A visit to the UNESCO Bangkok Office provided an opportunity to learn about UNESCO projects engaging the youth in Thailand and throughout Asia-Pacific. The United Nations has various agencies and it is important to UNESCO (United Nations Educational, Scientific and Cultural Organisation) to have distinct projects from other UN agencies. As an agency, UNESCO has an expertise in capacity building, compiling evidence for governments to use in policy construction, and in promoting inclusive policy development. Sue Vize, the Regional Adviser for Social and Human Sciences, said UNESCO is working to generate intercultural dialogue for peacebuilding through social and human sciences. Vize’s team is working on many projects focused on youth engagement.

    One example of UNESCO Bangkok team is focusing on youth empowerment is with youth policy workshops in the Mekong region. These workshops organized by UNESCO staff are inclusive and gender equal. Also, both elite and non-elite youth are consciously included, by using the more elite youth to connect UNESCO staff with more remote youth. This indigenous youth think tank while having tangible outputs, the outcomes are a generation of youth who feel their voice is heard and also valuable. In a precarious political climate, it is of utmost value to increase the capacity of youth to be empowered voters and contributors to society.  


    Another youth program UNESCO Bangkok is developing is Generation What Asia-Pacific. This campaign initially launched in Europe, offering an online 150-question survey seeking to generate an accurate portrayal of youth in Europe. Rather than arbitrarily naming a whole generation such as "baby boomers," this campaign allows youth to have a voice in identifying themselves, especially on topics not as widely or openly talked about. Generation What Asia Pacific is scheduled to launch within the year.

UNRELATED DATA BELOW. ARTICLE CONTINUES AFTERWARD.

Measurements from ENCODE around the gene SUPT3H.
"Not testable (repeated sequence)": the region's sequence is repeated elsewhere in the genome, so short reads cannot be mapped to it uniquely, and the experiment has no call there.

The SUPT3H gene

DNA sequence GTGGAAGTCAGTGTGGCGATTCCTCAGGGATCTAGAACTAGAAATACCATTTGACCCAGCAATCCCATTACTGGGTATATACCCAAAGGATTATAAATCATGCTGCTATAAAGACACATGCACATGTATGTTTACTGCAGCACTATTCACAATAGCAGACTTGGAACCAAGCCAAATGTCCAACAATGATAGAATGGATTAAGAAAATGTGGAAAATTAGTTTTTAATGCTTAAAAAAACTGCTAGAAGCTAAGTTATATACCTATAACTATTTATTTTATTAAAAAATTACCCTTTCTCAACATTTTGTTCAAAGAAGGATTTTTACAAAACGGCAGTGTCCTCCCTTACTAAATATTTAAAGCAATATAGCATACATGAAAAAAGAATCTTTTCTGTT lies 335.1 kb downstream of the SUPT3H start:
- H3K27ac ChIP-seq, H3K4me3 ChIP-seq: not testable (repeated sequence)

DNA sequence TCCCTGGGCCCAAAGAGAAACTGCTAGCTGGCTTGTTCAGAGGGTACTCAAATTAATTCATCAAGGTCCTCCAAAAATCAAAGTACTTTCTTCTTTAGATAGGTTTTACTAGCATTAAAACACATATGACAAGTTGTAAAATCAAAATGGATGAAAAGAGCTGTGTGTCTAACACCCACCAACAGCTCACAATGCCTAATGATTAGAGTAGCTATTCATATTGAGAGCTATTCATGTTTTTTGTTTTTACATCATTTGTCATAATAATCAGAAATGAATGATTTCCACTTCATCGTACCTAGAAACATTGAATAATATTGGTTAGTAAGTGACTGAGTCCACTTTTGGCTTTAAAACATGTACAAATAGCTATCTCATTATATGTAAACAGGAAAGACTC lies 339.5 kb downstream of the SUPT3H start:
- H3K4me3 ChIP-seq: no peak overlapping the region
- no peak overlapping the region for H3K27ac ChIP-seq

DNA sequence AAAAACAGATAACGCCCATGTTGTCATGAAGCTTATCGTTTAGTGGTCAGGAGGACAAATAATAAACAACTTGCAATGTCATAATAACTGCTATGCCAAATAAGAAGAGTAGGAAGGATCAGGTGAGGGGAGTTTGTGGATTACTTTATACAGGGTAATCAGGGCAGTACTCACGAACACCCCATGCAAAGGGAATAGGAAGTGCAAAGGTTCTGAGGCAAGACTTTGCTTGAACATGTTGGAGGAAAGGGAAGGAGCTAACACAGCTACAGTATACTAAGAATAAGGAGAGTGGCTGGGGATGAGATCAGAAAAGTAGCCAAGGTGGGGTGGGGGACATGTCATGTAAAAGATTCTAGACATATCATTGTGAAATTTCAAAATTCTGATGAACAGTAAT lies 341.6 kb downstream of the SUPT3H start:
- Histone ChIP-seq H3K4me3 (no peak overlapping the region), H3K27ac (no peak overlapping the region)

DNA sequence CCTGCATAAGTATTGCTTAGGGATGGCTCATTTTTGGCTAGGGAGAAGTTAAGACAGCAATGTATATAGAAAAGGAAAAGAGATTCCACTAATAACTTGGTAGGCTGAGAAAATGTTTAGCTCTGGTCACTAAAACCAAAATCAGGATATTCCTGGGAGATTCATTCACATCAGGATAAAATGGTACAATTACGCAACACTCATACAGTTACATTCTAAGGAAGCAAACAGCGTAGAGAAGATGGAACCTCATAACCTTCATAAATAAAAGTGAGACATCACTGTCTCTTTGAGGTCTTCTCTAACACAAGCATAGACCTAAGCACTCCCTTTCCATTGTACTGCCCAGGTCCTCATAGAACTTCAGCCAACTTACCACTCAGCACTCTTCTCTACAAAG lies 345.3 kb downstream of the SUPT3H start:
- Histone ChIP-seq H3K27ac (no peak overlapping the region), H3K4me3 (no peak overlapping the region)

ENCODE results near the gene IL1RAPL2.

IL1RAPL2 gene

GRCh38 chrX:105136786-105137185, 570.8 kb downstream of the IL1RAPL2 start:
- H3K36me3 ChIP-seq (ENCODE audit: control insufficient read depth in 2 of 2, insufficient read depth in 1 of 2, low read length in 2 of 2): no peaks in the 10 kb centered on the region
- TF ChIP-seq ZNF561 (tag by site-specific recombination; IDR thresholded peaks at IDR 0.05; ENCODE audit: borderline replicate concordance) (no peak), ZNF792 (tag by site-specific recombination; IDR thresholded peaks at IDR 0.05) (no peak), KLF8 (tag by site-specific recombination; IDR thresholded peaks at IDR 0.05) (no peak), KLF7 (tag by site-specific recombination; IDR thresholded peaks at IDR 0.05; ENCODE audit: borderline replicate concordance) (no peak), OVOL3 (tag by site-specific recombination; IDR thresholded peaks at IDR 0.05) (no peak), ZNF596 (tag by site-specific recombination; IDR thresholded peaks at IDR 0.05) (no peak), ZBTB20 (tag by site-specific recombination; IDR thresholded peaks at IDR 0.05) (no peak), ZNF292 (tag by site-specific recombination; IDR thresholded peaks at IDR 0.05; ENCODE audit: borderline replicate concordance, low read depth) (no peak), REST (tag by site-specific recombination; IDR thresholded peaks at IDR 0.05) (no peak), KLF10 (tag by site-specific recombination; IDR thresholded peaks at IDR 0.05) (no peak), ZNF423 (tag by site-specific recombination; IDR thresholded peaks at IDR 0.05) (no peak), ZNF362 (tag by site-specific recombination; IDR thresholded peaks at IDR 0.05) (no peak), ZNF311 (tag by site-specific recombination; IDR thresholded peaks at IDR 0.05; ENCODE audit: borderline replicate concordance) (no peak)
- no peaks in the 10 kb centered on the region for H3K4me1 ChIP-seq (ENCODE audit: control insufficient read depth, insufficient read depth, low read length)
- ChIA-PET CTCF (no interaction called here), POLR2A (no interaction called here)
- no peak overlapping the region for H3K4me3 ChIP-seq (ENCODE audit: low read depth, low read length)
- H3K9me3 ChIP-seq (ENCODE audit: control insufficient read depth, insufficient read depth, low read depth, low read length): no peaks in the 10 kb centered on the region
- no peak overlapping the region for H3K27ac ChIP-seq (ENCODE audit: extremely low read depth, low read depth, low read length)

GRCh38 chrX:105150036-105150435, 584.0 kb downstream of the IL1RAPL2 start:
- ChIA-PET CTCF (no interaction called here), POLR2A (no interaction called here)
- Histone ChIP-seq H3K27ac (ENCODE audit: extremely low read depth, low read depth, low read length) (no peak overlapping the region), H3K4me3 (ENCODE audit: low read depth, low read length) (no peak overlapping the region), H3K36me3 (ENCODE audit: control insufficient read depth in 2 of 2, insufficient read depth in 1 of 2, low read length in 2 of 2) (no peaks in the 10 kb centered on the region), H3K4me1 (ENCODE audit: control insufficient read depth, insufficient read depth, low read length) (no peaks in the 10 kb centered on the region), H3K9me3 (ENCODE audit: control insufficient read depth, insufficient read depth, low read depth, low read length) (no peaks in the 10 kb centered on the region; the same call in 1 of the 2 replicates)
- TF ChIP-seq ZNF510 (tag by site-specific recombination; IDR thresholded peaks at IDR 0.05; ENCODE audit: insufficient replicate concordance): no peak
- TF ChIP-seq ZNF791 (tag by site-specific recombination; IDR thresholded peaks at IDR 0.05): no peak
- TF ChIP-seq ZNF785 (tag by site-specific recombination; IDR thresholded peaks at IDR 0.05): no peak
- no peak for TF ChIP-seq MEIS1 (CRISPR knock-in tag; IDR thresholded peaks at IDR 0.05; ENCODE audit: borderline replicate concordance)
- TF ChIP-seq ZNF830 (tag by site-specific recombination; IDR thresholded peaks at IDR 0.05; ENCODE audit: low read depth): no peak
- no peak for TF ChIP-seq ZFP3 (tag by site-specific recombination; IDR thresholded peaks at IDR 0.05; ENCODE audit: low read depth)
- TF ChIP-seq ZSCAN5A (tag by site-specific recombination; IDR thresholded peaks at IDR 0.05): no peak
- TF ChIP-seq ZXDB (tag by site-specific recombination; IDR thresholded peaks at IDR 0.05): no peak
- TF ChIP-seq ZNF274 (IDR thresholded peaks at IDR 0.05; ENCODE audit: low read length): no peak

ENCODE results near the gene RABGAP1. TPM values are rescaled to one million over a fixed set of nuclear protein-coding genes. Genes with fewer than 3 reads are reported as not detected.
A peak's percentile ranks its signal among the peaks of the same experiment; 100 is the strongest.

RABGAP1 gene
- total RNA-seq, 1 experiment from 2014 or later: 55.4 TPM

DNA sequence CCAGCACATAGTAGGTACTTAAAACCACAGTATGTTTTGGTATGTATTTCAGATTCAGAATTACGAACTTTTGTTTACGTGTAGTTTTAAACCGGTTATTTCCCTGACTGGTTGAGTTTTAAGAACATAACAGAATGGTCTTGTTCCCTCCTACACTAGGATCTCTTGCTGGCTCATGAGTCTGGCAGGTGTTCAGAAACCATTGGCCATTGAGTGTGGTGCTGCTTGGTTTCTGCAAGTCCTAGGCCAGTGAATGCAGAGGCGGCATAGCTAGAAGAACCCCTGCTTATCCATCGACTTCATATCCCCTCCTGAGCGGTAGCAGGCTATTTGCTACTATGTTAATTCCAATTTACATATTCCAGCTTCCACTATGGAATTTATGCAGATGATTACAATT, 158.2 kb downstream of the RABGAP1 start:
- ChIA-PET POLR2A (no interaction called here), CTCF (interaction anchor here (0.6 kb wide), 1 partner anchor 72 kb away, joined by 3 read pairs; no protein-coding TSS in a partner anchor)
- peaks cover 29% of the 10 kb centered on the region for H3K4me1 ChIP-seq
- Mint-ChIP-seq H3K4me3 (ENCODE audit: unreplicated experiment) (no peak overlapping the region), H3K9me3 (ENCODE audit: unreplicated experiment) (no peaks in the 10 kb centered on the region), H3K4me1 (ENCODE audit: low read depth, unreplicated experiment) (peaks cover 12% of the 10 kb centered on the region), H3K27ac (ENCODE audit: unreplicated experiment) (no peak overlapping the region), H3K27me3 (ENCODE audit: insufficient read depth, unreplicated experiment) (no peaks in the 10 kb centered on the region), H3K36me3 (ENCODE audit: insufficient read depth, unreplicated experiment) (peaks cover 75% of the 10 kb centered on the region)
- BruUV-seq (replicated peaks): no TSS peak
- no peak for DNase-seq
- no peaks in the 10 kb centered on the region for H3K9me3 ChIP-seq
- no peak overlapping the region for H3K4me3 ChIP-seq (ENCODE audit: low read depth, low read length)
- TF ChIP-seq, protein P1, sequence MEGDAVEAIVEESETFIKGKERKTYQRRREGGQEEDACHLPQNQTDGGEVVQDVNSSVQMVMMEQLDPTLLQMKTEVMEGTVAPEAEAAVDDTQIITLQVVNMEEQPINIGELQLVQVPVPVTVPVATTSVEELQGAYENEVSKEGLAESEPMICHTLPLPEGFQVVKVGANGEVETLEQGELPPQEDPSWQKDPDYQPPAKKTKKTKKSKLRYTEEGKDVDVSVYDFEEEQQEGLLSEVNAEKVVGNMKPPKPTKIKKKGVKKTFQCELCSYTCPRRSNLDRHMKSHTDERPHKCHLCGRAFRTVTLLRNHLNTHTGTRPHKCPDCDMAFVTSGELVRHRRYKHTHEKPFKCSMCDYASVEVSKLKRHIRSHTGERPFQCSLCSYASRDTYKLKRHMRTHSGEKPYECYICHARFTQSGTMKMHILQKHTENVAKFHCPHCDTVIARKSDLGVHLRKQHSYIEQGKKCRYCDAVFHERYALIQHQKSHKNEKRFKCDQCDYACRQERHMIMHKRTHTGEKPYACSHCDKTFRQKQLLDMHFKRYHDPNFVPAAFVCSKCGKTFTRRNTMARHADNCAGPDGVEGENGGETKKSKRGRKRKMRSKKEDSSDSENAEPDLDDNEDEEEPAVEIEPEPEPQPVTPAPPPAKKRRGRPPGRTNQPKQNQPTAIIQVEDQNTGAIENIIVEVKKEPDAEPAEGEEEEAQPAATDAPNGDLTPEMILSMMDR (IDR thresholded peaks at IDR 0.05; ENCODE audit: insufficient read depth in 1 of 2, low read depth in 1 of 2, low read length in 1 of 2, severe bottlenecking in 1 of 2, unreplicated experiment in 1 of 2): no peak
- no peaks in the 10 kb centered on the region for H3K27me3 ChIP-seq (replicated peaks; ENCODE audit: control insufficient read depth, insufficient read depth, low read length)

The meeting with UNESCO was informative in understanding how listening to youth has become an organizational priority of the Bangkok office. From a public diplomacy perspective, listening is the first step in developing effective programs to address problems, engage audiences, and affect change. UNESCO is exhibiting this by coordinating the launch of Generation What Asia-Pacific and seeking perspectives of multiple youth demographics for their policy workshops. While to some UNESCO may appear to simply be the agency managing World Heritage Site, it is largely focused on building peace as seen in UNESCO Bangkok office visit. It is important funding for UNESCO is not revoked. This leads to understaffed offices and a lack of resources. UNESCO Bangkok explained the positive results they are seeing through their programming, warranting funding. Peacebuilding through organizations such as UNESCO should be valued as they are engaging the youth and creating a socially aware next generation.


Brooke Adams

is a Master of Public Diplomacy candidate at the Annenberg School of Communications and holds a B.A. in English Literature from Azusa Pacific University. Brooke has participated in public health projects in South Africa and Uganda, leading her to pursue diplomacy for development of relationships between civil society and governments to strengthen public health and poverty alleviation efforts.